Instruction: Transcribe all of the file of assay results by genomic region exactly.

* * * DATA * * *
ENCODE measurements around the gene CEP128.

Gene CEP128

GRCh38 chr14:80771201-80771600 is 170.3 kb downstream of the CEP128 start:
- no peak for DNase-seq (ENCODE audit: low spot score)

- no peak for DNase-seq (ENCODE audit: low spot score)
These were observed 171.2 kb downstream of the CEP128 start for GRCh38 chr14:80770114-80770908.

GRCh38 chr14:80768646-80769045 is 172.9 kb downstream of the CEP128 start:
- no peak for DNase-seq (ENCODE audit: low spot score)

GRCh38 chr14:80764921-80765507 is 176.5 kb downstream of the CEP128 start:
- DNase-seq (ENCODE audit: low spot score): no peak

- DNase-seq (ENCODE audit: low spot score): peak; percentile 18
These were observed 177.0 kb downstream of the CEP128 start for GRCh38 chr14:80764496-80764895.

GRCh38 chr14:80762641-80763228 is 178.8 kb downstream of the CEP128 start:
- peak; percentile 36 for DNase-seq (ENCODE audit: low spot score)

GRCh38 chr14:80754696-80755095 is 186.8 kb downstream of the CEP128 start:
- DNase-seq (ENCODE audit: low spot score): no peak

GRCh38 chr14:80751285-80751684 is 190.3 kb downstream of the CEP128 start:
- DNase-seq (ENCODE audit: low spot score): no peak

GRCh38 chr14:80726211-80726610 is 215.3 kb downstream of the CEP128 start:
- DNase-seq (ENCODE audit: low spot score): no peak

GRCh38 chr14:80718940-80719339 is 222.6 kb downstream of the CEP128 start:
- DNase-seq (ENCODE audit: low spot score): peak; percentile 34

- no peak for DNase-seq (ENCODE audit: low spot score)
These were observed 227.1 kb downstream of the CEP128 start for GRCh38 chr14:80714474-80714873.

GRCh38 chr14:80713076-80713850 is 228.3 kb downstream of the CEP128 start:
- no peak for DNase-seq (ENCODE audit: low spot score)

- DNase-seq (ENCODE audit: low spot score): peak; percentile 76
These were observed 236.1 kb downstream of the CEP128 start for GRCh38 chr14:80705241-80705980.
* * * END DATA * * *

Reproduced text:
ENCODE measurements around the gene CEP128.

Gene CEP128

GRCh38 chr14:80771201-80771600 is 170.3 kb downstream of the CEP128 start:
- no peak for DNase-seq (ENCODE audit: low spot score)

- no peak for DNase-seq (ENCODE audit: low spot score)
These were observed 171.2 kb downstream of the CEP128 start for GRCh38 chr14:80770114-80770908.

GRCh38 chr14:80768646-80769045 is 172.9 kb downstream of the CEP128 start:
- no peak for DNase-seq (ENCODE audit: low spot score)

GRCh38 chr14:80764921-80765507 is 176.5 kb downstream of the CEP128 start:
- DNase-seq (ENCODE audit: low spot score): no peak

- DNase-seq (ENCODE audit: low spot score): peak; percentile 18
These were observed 177.0 kb downstream of the CEP128 start for GRCh38 chr14:80764496-80764895.

GRCh38 chr14:80762641-80763228 is 178.8 kb downstream of the CEP128 start:
- peak; percentile 36 for DNase-seq (ENCODE audit: low spot score)

GRCh38 chr14:80754696-80755095 is 186.8 kb downstream of the CEP128 start:
- DNase-seq (ENCODE audit: low spot score): no peak

GRCh38 chr14:80751285-80751684 is 190.3 kb downstream of the CEP128 start:
- DNase-seq (ENCODE audit: low spot score): no peak

GRCh38 chr14:80726211-80726610 is 215.3 kb downstream of the CEP128 start:
- DNase-seq (ENCODE audit: low spot score): no peak

GRCh38 chr14:80718940-80719339 is 222.6 kb downstream of the CEP128 start:
- DNase-seq (ENCODE audit: low spot score): peak; percentile 34

- no peak for DNase-seq (ENCODE audit: low spot score)
These were observed 227.1 kb downstream of the CEP128 start for GRCh38 chr14:80714474-80714873.

GRCh38 chr14:80713076-80713850 is 228.3 kb downstream of the CEP128 start:
- no peak for DNase-seq (ENCODE audit: low spot score)

- DNase-seq (ENCODE audit: low spot score): peak; percentile 76
These were observed 236.1 kb downstream of the CEP128 start for GRCh38 chr14:80705241-80705980.